While some masculine norms may increase the risk of problematic drinking, others, such as primacy of work and heterosexual presentation (HP), appear to decrease the risk of drinking to intoxication. Primacy of work as a protective buffer makes theoretical sense given this factor is reflective of an individual’s high priority towards work (Mahalik et al., 2003
). Men oriented towards high primacy of work may be less likely to engage in heavy drinking because drinking to get drunk might jeopardize their work or academic performance. In contrast, the relationship between heterosexual presentation and alcohol outcomes is not as clear. We found that those who endorsed HP were less likely to report drinking to intoxication and alcohol-related problems. Men with higher HP orientation may be concerned with managing how others perceive them: viz, their social appearance. In other words, higher HP norms may be protective, as the desire to present oneself as responsible or stable may discourage drinking-to-intoxication behavior. Future studies are warranted to clarify this finding.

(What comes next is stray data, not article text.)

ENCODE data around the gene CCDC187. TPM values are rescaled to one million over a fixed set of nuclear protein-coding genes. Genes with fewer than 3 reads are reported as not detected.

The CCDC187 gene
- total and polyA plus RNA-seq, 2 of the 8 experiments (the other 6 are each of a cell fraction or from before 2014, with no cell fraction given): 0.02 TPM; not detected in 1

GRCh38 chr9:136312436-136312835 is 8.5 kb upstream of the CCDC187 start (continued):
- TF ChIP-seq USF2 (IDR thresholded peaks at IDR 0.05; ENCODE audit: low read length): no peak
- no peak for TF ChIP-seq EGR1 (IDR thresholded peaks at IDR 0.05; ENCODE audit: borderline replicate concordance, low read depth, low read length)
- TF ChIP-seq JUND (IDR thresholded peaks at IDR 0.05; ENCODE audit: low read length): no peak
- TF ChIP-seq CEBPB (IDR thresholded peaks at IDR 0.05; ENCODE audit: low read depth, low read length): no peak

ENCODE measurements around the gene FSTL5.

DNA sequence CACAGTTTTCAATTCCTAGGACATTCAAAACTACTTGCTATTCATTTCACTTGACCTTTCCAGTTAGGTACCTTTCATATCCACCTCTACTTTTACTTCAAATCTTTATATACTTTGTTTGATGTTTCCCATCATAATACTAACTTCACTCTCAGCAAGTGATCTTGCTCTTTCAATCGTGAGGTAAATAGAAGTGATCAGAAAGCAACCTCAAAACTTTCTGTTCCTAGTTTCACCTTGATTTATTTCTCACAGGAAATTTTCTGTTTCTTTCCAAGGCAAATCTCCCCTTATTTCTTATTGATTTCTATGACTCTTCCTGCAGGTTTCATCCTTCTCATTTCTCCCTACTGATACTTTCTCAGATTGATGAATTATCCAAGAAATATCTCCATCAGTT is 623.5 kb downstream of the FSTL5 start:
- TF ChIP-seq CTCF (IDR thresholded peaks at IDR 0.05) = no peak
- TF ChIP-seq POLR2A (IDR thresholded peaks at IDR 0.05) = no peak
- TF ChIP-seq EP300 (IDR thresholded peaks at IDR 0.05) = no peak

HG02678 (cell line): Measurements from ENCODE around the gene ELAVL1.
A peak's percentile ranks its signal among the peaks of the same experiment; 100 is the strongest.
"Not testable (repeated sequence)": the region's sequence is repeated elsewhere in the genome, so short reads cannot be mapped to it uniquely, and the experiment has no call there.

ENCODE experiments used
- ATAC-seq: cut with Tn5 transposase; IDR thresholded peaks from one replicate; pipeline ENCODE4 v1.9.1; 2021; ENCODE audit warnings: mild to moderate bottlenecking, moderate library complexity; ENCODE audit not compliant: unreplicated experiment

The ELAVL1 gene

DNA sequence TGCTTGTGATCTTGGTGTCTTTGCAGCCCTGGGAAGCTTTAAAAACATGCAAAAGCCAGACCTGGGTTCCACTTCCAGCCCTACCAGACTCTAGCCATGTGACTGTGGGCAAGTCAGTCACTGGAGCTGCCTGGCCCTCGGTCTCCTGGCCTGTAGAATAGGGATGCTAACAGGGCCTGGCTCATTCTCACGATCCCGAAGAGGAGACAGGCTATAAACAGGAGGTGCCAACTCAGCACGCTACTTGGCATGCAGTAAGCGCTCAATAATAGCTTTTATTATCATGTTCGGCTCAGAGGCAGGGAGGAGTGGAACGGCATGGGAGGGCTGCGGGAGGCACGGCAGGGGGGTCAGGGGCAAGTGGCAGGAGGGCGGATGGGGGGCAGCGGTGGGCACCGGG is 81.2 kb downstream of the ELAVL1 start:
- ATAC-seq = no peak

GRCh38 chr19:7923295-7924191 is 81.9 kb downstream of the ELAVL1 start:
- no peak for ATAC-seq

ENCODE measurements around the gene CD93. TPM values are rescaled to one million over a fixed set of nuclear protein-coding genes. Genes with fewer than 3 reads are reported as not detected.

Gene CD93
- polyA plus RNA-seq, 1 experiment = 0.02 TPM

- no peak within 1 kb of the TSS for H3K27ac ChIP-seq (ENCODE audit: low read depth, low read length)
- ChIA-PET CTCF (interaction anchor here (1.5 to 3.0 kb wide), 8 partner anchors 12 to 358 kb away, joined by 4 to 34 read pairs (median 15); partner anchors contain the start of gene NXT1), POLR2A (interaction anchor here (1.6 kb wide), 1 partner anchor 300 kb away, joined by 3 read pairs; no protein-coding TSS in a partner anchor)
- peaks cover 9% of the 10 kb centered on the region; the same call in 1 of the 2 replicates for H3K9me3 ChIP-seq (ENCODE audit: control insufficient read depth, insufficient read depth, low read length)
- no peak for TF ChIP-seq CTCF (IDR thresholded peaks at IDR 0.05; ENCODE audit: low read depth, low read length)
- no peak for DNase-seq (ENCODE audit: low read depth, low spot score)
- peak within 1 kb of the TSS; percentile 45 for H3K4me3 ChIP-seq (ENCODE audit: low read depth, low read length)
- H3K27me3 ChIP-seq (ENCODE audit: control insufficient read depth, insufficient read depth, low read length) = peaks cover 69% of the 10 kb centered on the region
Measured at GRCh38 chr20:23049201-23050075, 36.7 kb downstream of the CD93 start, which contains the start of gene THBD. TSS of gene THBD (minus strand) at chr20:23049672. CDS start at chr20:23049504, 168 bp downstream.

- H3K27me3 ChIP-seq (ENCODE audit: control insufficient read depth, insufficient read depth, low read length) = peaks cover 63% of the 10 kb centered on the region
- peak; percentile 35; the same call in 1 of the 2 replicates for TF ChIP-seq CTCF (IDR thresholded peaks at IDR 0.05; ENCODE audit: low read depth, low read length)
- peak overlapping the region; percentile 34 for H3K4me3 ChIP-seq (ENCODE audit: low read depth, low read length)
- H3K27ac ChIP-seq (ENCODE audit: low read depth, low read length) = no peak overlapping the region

Our research findings have important prevention, clinical and public-health implications. They suggest that including a masculine norms measure in screening and treatment planning would help to identify young men who are likely to engage in problem drinking (Iwamoto, 2010
). Doing so would facilitate the identification of men who may be at greater risk for drinking to intoxication and for developing alcohol-related problems. Many college counseling centers include alcohol screening in their outreach programs followed by counseling treatment (Larimer & Cronce, 2002
). Possible interventions could include increasing awareness around masculine norms and how they can predispose heavier drinking and related negative consequences.